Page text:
On the afternoon of July 11, local angler Matt Conrad was combing the beach from the Pier at Garden City southward to Pawleys Island looking for bait aboard Reel Dirty, a 27-foot Regulator.
Conrad and crew found only one school of menhaden off Pawleys Island and didn't catch any kings or Spanish that day, but he did notice something unusual.
The water temperature along the entire stretch was in the 75-76 degree range, right in the middle of one of the hottest summers in memory. Mere days earlier the beach water temperature had been in the lower-to-mid 80s.
“We saw nothing and caught nothing,” recalled Conrad. “Once back in (Murrells Inlet), the water (temperature) was 85-86 degrees. It was around 100 degrees (air temperature) that day.”
With little fanfare, the Myrtle Beach area experienced an upwelling event from about July 11-13.
Upwelling is an interesting but harmless phenomena that occasionally occurs in coastal waters when winds persist in the same direction for a prolonged period, pushing away warm surface water and pulling cooler, deeper water to the surface.
Westerly winds during the recent hot weather pushed the balmy surface water in place along the beach offshore toward the east, allowing deeper, cooler water to rotate up and settle in.
In late June, the water temperature was in the mid-80s, but dropped to the lower-80s by July 4. A week later it had cooled to the upper 70s, even the mid-70s, as Conrad experienced.
“It was (a cool down of) at least five degrees but it didn't last long,” said Sandy LaCorte, a meteorologist with the National Weather Service in Wilmington. “It wasn't substantial but it was enough to notice.”
The upwelling occurred in various locations along the Southeast coast, especially on east-facing beaches, LaCorte said. A surface water temperature as low as 72 degrees was recorded in St. Augustine, Fla.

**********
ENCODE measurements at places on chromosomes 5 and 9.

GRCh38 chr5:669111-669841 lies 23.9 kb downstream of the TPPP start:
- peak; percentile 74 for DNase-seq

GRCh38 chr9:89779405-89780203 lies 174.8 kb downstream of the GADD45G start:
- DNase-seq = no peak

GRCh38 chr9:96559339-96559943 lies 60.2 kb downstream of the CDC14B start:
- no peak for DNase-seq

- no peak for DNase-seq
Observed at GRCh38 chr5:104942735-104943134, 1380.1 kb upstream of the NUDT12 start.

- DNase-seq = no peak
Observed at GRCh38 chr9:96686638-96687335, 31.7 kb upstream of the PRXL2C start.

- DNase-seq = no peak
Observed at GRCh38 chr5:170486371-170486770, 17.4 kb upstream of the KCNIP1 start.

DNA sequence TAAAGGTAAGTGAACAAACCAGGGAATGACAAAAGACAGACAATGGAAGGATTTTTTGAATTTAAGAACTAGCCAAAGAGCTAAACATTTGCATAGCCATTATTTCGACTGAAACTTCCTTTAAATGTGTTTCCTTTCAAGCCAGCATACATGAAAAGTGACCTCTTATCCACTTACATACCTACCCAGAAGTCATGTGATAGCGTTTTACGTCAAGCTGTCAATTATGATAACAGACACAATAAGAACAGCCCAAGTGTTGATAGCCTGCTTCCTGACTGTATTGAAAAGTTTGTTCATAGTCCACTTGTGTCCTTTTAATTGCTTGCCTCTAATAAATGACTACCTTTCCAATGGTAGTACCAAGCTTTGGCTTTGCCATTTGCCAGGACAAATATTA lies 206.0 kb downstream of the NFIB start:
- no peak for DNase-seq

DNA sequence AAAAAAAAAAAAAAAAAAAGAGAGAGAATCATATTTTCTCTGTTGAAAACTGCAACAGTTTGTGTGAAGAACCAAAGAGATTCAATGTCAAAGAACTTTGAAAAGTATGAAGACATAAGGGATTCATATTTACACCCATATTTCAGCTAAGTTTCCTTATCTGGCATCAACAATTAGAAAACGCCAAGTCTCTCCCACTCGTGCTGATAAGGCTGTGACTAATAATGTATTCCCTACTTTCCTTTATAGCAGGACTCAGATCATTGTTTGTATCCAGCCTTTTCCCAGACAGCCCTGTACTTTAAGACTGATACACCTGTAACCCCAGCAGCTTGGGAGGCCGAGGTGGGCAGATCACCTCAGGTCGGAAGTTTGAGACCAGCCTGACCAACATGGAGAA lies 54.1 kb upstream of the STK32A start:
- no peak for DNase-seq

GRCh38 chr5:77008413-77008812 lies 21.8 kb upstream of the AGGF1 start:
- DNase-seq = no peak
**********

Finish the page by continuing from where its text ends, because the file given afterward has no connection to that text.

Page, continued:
Based on data provided by water data stations present at three Myrtle Beach area piers (2nd Ave., Apache, Cherry Grove), Dr. Susan Libes, Professor of Marine Science and Chemistry at Coastal Carolina University, detected solid signs of upwelling.
“We did pick up a period of low bottom (temperatures) that coincided with a somewhat low (dissolved oxygen),” said Libes. “The relatively high salinities (recorded) are suggestive of the presence of a marine water mass close to shore as compared with the usual coastal waters that have lower salinity due to the influence of land-based runoff.
“This closer approach of the marine waters to our coast is mostly seen in the summer, probably due to the seasonal occurrence of the wind-driven upwelling.”
Within a few days, the ocean water temperatures returned to a more normal 82-83 degrees.
Now, it's back to the Dog Days of Summer. As of Thursday afternoon at 2nd Ave. Pier, the most east-facing of the three piers with data stations, the surface water temperature had returned to a reading of 86.6 degrees at 2:15 p.m.
Pier Data Stations
Libes, who is also Director of the Waccamaw Watershed Academy, keeps tabs on near-shore water conditions - especially for signs of hypoxia events - through data provided by the sensors located on the three piers - 2nd Ave., Apache and Cherry Grove.
The substantial data provided by the sensors is available online, but the website has changed.
To access the data, go to http://www.sutronwin.com/sutron/. Then click on the menu icon on the top left of the page, click on custom reports and then Long Bay Hypoxia Monitoring Consortium to get started.
Student Angler League Tournament Trail
Registration is open for the middle school and high school tournament trail, dubbed SALTT. The trail targets red drum in saltwater and bass in freshwater and will kick off this fall.
For more information, visit www.salttfishing.com.